What to Know About COVID and Student Loans

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We're coming up on six months since COVID-19, and there's virtually nothing the coronavirus pandemic hasn't touched in our lives. The economy has slammed to a standstill, which is especially bad news if you're juggling loans and debts. Luckily, the federal government has thrown us a bone, assuming you meet a few requirements.


One key provision of the CARES Act, passed in March, gave us deferrals on federally held student loans. Originally, that meant you could hold off on payments through Sept. 30, 2020, and not be penalized for it with increased interest or a rate change. Now the Education Department has extended that provision through Dec. 31, 2020. You don't have to get in contact with your lender or ask for a forbearance — the Department of Education assumes this applies to all loans right now.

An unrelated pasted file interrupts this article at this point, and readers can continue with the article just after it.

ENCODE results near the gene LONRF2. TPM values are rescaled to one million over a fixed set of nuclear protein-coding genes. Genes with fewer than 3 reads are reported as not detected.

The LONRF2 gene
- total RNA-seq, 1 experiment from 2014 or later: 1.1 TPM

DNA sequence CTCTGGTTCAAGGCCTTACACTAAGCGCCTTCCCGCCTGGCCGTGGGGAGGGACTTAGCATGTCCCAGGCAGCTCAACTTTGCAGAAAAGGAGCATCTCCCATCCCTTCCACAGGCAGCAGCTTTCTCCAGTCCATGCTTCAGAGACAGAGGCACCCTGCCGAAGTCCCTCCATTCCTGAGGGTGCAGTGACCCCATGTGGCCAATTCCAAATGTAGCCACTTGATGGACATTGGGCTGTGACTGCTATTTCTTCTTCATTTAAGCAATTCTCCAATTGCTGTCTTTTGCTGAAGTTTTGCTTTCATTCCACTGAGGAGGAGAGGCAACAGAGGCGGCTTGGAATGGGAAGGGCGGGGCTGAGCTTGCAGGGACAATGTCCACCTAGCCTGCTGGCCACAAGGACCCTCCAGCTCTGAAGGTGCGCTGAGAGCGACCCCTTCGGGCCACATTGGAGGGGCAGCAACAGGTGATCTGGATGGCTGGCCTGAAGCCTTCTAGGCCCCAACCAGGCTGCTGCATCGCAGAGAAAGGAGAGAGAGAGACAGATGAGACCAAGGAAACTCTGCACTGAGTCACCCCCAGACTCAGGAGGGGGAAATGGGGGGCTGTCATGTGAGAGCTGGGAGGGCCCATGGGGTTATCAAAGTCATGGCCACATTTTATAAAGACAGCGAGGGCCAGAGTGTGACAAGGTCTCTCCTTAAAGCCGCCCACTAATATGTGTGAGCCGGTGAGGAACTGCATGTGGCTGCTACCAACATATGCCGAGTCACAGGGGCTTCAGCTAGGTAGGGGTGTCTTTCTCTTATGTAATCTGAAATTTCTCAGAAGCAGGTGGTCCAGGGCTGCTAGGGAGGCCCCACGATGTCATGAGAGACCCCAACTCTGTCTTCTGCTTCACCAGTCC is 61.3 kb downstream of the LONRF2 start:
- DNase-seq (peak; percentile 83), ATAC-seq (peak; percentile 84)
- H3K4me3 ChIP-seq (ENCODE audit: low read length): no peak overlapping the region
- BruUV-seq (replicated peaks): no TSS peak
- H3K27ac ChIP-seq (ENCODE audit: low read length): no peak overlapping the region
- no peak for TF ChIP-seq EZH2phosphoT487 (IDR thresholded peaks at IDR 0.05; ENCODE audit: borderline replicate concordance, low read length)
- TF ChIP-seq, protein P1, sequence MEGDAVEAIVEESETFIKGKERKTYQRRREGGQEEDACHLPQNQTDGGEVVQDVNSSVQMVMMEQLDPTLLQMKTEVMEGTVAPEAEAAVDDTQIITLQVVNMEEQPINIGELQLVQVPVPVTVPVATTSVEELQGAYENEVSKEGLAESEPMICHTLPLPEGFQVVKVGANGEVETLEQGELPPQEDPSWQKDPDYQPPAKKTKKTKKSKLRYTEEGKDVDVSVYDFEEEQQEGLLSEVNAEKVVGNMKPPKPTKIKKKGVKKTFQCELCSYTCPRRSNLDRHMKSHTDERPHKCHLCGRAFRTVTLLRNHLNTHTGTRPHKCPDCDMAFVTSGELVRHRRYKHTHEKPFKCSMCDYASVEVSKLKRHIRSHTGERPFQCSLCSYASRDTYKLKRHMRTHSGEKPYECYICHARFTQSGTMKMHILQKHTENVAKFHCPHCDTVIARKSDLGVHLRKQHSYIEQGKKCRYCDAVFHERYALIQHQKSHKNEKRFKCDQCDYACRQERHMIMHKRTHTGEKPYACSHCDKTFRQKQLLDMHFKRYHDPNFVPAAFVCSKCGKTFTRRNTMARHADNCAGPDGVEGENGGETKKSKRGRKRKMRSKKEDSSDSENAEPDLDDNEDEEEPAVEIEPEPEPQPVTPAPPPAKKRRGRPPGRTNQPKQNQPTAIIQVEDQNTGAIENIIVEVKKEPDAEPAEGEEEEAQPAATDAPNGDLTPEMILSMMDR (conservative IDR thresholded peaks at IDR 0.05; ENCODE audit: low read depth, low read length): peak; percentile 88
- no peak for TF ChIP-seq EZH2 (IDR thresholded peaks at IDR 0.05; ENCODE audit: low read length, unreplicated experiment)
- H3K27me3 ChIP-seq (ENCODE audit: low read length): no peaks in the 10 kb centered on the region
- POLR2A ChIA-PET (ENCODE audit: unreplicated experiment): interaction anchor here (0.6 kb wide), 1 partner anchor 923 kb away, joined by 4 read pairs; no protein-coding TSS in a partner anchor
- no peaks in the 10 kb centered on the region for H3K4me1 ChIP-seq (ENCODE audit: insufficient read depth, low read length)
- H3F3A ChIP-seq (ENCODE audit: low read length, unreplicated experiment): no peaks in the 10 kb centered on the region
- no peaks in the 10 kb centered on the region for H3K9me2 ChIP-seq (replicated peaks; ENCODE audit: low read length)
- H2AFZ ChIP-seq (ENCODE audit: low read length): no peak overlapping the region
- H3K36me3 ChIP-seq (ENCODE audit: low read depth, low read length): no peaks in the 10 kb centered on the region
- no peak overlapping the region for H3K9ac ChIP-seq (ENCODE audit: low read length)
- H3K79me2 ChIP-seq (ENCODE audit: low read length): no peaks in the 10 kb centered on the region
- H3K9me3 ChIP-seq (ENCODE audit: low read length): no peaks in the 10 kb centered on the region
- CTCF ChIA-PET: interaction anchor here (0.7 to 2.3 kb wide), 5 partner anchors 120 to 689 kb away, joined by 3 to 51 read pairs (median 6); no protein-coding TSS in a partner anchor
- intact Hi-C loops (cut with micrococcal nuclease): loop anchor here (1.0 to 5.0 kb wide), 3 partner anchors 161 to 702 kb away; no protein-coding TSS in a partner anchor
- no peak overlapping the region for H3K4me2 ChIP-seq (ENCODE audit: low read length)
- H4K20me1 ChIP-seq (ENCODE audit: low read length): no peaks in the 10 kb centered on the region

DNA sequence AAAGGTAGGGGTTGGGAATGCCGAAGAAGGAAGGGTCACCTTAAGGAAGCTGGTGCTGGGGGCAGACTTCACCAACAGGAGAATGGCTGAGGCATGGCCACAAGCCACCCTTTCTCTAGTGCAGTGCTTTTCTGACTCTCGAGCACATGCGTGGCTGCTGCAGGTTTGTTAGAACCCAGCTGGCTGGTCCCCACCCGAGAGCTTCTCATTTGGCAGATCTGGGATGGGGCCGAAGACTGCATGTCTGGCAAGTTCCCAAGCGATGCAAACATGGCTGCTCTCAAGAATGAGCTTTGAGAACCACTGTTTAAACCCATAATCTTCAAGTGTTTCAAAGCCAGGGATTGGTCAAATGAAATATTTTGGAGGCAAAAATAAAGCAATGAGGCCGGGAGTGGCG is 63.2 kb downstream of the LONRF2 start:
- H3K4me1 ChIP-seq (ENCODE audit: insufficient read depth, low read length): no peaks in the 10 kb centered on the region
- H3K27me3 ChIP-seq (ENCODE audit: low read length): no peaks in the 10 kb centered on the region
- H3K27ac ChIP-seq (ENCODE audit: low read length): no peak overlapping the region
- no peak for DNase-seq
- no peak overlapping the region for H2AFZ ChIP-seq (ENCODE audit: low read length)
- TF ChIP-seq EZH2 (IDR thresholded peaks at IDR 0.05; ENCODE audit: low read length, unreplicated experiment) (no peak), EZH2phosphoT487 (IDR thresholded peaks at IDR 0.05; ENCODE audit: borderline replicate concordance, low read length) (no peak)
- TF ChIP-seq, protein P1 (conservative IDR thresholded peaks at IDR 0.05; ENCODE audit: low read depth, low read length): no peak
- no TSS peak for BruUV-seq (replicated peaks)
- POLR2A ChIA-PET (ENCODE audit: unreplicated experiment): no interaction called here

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Unfortunately, this doesn't apply to privately held student loans. That said, there's an argument to be made for paying down your debt if you can, even now. "The more you owe, the more you can save if you keep making your monthly student loan payments while interest is waived," analyst Robert Humann told CNN Business. This is especially recommended if you've also managed to stay on top of other debts, like credit card debt or car payments.


During this period of forbearance, you'll also have zero percent interest. If you're able to make a plan and it works for your budget, see if you can minimize the debt you'll have to pay later. Barring that, take advantage of this reprieve and put your money to getting through the rest.